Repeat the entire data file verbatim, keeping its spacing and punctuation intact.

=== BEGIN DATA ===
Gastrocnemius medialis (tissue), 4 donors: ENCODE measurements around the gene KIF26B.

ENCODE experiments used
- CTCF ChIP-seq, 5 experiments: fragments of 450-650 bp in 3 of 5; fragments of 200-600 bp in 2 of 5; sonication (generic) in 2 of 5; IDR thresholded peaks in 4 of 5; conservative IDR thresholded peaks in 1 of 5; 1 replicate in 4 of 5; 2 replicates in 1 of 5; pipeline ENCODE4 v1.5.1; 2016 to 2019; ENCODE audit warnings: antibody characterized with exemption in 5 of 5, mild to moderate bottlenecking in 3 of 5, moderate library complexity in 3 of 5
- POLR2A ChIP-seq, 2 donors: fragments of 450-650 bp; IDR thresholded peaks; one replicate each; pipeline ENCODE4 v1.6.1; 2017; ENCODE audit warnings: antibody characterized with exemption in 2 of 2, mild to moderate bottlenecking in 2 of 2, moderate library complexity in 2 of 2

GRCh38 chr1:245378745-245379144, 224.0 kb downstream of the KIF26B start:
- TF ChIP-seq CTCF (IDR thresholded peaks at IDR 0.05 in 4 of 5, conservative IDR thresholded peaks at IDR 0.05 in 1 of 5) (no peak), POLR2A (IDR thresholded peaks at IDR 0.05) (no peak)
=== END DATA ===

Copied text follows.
Gastrocnemius medialis (tissue), 4 donors: ENCODE measurements around the gene KIF26B.

ENCODE experiments used
- CTCF ChIP-seq, 5 experiments: fragments of 450-650 bp in 3 of 5; fragments of 200-600 bp in 2 of 5; sonication (generic) in 2 of 5; IDR thresholded peaks in 4 of 5; conservative IDR thresholded peaks in 1 of 5; 1 replicate in 4 of 5; 2 replicates in 1 of 5; pipeline ENCODE4 v1.5.1; 2016 to 2019; ENCODE audit warnings: antibody characterized with exemption in 5 of 5, mild to moderate bottlenecking in 3 of 5, moderate library complexity in 3 of 5
- POLR2A ChIP-seq, 2 donors: fragments of 450-650 bp; IDR thresholded peaks; one replicate each; pipeline ENCODE4 v1.6.1; 2017; ENCODE audit warnings: antibody characterized with exemption in 2 of 2, mild to moderate bottlenecking in 2 of 2, moderate library complexity in 2 of 2

GRCh38 chr1:245378745-245379144, 224.0 kb downstream of the KIF26B start:
- TF ChIP-seq CTCF (IDR thresholded peaks at IDR 0.05 in 4 of 5, conservative IDR thresholded peaks at IDR 0.05 in 1 of 5) (no peak), POLR2A (IDR thresholded peaks at IDR 0.05) (no peak)